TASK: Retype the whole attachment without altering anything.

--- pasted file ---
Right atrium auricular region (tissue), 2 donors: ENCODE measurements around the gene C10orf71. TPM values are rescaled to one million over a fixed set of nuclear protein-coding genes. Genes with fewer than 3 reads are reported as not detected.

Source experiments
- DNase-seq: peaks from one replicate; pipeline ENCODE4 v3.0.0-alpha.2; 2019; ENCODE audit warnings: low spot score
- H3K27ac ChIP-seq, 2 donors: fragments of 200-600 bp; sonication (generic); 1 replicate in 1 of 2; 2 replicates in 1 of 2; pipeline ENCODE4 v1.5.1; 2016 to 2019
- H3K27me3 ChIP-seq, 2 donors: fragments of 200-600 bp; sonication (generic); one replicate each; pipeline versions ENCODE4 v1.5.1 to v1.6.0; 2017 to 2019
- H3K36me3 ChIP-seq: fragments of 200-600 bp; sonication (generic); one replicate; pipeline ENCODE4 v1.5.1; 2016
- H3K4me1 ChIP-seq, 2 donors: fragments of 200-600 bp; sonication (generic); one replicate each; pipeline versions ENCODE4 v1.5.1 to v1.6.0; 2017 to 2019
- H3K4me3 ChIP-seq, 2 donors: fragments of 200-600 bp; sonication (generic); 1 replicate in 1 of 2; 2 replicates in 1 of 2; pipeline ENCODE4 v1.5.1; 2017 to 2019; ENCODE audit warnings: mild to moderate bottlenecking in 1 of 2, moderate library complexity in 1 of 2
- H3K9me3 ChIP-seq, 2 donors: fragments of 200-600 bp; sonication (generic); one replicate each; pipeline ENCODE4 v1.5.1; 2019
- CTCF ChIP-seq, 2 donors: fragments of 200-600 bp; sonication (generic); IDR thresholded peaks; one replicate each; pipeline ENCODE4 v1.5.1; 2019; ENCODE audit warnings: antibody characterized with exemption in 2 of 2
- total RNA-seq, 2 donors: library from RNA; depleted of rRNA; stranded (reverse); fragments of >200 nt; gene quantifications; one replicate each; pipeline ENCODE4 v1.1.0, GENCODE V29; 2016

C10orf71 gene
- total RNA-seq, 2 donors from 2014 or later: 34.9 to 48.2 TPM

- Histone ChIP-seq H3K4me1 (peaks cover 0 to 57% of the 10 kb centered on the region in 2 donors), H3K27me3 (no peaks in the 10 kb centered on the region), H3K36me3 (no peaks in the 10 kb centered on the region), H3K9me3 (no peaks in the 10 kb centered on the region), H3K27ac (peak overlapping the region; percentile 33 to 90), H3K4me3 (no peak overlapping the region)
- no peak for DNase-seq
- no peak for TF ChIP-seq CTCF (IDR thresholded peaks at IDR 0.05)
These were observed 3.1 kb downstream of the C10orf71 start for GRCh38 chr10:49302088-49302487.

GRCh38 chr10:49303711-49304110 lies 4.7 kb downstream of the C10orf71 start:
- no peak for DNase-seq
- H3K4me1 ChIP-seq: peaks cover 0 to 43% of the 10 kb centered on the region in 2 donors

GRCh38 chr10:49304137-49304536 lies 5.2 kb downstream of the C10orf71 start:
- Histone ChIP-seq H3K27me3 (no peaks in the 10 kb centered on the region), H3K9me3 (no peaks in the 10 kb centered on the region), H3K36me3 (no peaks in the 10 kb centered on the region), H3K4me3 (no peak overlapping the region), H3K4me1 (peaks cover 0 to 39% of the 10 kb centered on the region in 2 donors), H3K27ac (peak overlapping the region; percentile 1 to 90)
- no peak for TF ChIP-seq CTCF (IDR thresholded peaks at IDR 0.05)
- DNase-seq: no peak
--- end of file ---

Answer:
Right atrium auricular region (tissue), 2 donors: ENCODE measurements around the gene C10orf71. TPM values are rescaled to one million over a fixed set of nuclear protein-coding genes. Genes with fewer than 3 reads are reported as not detected.

Source experiments
- DNase-seq: peaks from one replicate; pipeline ENCODE4 v3.0.0-alpha.2; 2019; ENCODE audit warnings: low spot score
- H3K27ac ChIP-seq, 2 donors: fragments of 200-600 bp; sonication (generic); 1 replicate in 1 of 2; 2 replicates in 1 of 2; pipeline ENCODE4 v1.5.1; 2016 to 2019
- H3K27me3 ChIP-seq, 2 donors: fragments of 200-600 bp; sonication (generic); one replicate each; pipeline versions ENCODE4 v1.5.1 to v1.6.0; 2017 to 2019
- H3K36me3 ChIP-seq: fragments of 200-600 bp; sonication (generic); one replicate; pipeline ENCODE4 v1.5.1; 2016
- H3K4me1 ChIP-seq, 2 donors: fragments of 200-600 bp; sonication (generic); one replicate each; pipeline versions ENCODE4 v1.5.1 to v1.6.0; 2017 to 2019
- H3K4me3 ChIP-seq, 2 donors: fragments of 200-600 bp; sonication (generic); 1 replicate in 1 of 2; 2 replicates in 1 of 2; pipeline ENCODE4 v1.5.1; 2017 to 2019; ENCODE audit warnings: mild to moderate bottlenecking in 1 of 2, moderate library complexity in 1 of 2
- H3K9me3 ChIP-seq, 2 donors: fragments of 200-600 bp; sonication (generic); one replicate each; pipeline ENCODE4 v1.5.1; 2019
- CTCF ChIP-seq, 2 donors: fragments of 200-600 bp; sonication (generic); IDR thresholded peaks; one replicate each; pipeline ENCODE4 v1.5.1; 2019; ENCODE audit warnings: antibody characterized with exemption in 2 of 2
- total RNA-seq, 2 donors: library from RNA; depleted of rRNA; stranded (reverse); fragments of >200 nt; gene quantifications; one replicate each; pipeline ENCODE4 v1.1.0, GENCODE V29; 2016

C10orf71 gene
- total RNA-seq, 2 donors from 2014 or later: 34.9 to 48.2 TPM

- Histone ChIP-seq H3K4me1 (peaks cover 0 to 57% of the 10 kb centered on the region in 2 donors), H3K27me3 (no peaks in the 10 kb centered on the region), H3K36me3 (no peaks in the 10 kb centered on the region), H3K9me3 (no peaks in the 10 kb centered on the region), H3K27ac (peak overlapping the region; percentile 33 to 90), H3K4me3 (no peak overlapping the region)
- no peak for DNase-seq
- no peak for TF ChIP-seq CTCF (IDR thresholded peaks at IDR 0.05)
These were observed 3.1 kb downstream of the C10orf71 start for GRCh38 chr10:49302088-49302487.

GRCh38 chr10:49303711-49304110 lies 4.7 kb downstream of the C10orf71 start:
- no peak for DNase-seq
- H3K4me1 ChIP-seq: peaks cover 0 to 43% of the 10 kb centered on the region in 2 donors

GRCh38 chr10:49304137-49304536 lies 5.2 kb downstream of the C10orf71 start:
- Histone ChIP-seq H3K27me3 (no peaks in the 10 kb centered on the region), H3K9me3 (no peaks in the 10 kb centered on the region), H3K36me3 (no peaks in the 10 kb centered on the region), H3K4me3 (no peak overlapping the region), H3K4me1 (peaks cover 0 to 39% of the 10 kb centered on the region in 2 donors), H3K27ac (peak overlapping the region; percentile 1 to 90)
- no peak for TF ChIP-seq CTCF (IDR thresholded peaks at IDR 0.05)
- DNase-seq: no peak